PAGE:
I have also been making friends with the mothers of Mihiripenna who hang about as their young ones settle in and to make tea. Conversation is limited and one mother comes up to me every week to tell me many times that her daughter's real mum died in the tsunami. She cannot understand my English so I go on every week to ask her how her day was and other trivial questions that I have learnt in their native tongue. Sri Lankan's are very blunt with their conversation topics and manner of speaking so this is not uncommon. I have also had a chat with a woman on a bus who was telling me about her dying husband who has cancer. Manyok is known for its cancer curing property's out here (when I asked which cancer, I was told it cures all of them) so the only consolation I could give was to tell her to feed him Manyok. It's something I found hard to deal with when I first came here, what do you say when a stranger tells you something like that? The best thing I've found is to say something helpful if you can, if not smile and ask them if they've eaten. They get confused if you just say 'I'm sorry', no one says that here. I love Mihiripenna school, I love the walk there in the mornings when I smile at the all the women (men are ignored, their intentions you just do not know and I can't be bothered to find out what those intentions are any more).
Haley and I have also made friends with another family who promptly invited us for tea, literally after we had introduced ourselves. And so it was that we traipsed round for 'tea' which is full fat cream milk power with many sugars, banana's, biscuits, cake, all which is expected to be eaten. They are such a kind family, so kind and accommodating in fact that after Haley swotted away a mosquito for maybe the 3r d time, a mosquito coil was brought right under nose and the lights switched off to make them go away. We sat and talked in broken Singhalese and English for a good 10 minutes in the dark. Ordered rather than asked, we returned the next day for dinner to be sat with their son and his friend. Alarm bells began ringing as we smelled hopes of marriage from the mother's corner and we made a mental note to next time drop in our non-existent 'husbands to be' back in England. The tradition in Sri Lanka is for the hosts to eat after the guests, so we sat round their table with the family standing behind us, refilling our plates until Haley was nearly sick. We both ploughed on through as much as we could however and waddled home feeling like stuffed pumpkins.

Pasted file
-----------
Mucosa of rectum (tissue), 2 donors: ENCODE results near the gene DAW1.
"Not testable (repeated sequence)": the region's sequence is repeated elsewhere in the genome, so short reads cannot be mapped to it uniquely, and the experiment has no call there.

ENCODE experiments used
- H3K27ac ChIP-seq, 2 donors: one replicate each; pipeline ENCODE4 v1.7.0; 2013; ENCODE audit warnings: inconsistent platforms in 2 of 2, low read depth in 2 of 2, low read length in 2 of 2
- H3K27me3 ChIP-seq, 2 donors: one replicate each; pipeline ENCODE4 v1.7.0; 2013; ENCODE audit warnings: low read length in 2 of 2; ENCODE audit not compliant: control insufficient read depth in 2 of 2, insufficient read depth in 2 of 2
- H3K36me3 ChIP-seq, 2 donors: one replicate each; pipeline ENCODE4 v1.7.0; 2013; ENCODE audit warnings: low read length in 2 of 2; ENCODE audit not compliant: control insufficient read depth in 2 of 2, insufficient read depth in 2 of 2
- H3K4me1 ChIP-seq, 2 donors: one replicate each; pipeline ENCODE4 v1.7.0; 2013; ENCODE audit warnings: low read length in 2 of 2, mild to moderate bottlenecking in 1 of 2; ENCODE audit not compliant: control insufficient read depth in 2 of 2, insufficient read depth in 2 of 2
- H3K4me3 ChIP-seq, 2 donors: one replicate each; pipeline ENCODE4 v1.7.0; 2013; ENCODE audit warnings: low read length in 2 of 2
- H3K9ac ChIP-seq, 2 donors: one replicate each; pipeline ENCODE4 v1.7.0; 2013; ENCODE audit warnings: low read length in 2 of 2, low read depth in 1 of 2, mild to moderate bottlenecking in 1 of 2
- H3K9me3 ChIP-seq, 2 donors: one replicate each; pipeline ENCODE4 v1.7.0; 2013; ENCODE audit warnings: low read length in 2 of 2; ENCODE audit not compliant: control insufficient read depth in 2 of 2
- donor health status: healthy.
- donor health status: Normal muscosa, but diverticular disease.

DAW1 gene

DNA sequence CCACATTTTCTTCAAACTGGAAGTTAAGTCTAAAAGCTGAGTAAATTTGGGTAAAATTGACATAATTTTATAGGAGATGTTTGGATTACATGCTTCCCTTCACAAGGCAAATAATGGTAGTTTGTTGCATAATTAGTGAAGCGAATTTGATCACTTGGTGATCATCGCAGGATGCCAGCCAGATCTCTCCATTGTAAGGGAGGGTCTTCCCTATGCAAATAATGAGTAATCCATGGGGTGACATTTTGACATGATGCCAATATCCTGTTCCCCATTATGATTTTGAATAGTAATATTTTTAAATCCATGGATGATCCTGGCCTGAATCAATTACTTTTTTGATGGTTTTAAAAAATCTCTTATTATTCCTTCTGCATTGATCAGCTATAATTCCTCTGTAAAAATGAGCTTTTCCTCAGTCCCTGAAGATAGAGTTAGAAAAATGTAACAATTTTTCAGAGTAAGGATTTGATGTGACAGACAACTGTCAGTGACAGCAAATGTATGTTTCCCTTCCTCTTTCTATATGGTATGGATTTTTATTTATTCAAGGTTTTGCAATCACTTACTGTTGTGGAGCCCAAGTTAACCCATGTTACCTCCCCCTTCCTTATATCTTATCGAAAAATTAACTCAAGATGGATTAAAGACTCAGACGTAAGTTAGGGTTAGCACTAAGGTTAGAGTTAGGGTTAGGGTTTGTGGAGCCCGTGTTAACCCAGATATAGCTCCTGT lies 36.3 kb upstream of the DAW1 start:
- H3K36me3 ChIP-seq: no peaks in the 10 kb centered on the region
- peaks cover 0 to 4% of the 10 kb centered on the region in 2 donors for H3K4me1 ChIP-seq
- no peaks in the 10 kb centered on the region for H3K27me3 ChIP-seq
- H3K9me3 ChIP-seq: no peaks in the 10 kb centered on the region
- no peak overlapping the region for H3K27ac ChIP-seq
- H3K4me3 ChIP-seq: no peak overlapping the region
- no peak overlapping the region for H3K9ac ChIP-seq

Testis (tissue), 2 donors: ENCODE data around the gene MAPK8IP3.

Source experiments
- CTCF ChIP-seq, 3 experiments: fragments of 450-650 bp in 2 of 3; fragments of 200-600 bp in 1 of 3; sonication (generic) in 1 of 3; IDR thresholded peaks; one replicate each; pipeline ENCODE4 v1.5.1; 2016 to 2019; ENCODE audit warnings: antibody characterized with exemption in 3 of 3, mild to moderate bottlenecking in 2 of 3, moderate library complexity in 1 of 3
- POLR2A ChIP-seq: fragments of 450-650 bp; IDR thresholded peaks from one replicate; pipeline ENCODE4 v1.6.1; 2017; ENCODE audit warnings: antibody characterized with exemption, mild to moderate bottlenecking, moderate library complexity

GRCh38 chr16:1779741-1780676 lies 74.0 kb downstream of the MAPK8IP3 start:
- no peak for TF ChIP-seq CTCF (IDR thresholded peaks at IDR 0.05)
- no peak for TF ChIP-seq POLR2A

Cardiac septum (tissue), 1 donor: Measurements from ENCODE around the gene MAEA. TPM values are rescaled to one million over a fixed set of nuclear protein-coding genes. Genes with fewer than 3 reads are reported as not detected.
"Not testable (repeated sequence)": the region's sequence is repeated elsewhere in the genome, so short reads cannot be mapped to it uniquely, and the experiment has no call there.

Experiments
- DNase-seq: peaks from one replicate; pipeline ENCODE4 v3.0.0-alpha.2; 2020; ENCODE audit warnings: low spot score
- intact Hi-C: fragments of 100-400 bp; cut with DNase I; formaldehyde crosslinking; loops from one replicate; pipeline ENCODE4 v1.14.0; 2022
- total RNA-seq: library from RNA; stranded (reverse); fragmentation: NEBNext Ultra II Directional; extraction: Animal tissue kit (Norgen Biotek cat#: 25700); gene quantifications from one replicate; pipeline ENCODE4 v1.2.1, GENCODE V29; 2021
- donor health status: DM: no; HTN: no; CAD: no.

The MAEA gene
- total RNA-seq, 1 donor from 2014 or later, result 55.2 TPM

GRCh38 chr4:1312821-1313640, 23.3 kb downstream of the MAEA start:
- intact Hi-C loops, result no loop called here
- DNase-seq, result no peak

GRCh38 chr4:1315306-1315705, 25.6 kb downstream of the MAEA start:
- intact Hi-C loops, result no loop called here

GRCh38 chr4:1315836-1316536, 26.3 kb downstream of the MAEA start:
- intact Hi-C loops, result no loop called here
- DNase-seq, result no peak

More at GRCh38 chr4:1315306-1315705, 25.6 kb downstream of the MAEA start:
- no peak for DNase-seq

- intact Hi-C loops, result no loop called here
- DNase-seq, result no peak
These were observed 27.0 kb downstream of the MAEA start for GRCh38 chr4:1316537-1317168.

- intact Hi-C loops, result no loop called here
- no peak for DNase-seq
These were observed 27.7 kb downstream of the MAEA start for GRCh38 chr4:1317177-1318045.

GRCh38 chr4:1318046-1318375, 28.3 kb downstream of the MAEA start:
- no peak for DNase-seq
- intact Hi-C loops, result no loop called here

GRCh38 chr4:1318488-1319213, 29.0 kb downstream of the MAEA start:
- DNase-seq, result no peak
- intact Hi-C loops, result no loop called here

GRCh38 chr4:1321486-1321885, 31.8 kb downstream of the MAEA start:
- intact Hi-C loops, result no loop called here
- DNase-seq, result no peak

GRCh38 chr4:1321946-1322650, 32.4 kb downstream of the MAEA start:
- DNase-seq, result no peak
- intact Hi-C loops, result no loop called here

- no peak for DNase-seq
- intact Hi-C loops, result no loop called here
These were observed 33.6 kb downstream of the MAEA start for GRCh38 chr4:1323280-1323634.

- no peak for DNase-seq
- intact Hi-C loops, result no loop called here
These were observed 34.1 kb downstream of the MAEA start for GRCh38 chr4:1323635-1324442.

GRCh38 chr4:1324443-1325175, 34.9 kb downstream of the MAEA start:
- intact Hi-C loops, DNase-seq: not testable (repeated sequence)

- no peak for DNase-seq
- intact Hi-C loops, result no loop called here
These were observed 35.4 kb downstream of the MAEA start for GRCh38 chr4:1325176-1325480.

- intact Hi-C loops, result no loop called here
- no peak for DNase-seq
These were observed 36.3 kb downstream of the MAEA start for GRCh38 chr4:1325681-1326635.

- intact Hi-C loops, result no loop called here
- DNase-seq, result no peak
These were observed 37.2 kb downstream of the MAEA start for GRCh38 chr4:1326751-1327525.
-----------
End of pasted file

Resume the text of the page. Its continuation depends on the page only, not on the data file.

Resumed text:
Living day to day life in Sri Lanka can only be successful if you are organised because everything needs so much preparation. So Haley and I decided to get back into the swing of making curries en masse to last us through the week so only rice has to be heated. Too bad that once we had prepared all the curries to be cooked our gas ran out, meaning that we had to leave the curries we didn't haul round to Joans late in the evening to gather bacteria until our gas was filled up the next day. Another particularly trying day was after a relaxing afternoon swimming in Mihiripenna then cycling back through the palm trees, to find no water or electricity at home. Double whammy, no fans in a 30 degree humid heat and no water plus salty hair= two very sad and sweaty girls. We have prepared for such incidents though and keep a massive bottle of now green coloured water so that we can cook rice when situations like this occur.
Overall life in Sri Lanka is now very good and it really feels like home now the major hurdles have been passed like Christmas and New Year-not particularly pleasant without the family- And with only 8 weeks until the family come and visits, it oddly feels a bit like they are coming home (because it's my home) rather than on a visit to a tropical country.
Please send me emails and letters, I'm an invalid with limited dvd's and too much time in bed right now
Lots of love to family and friends xxxxxx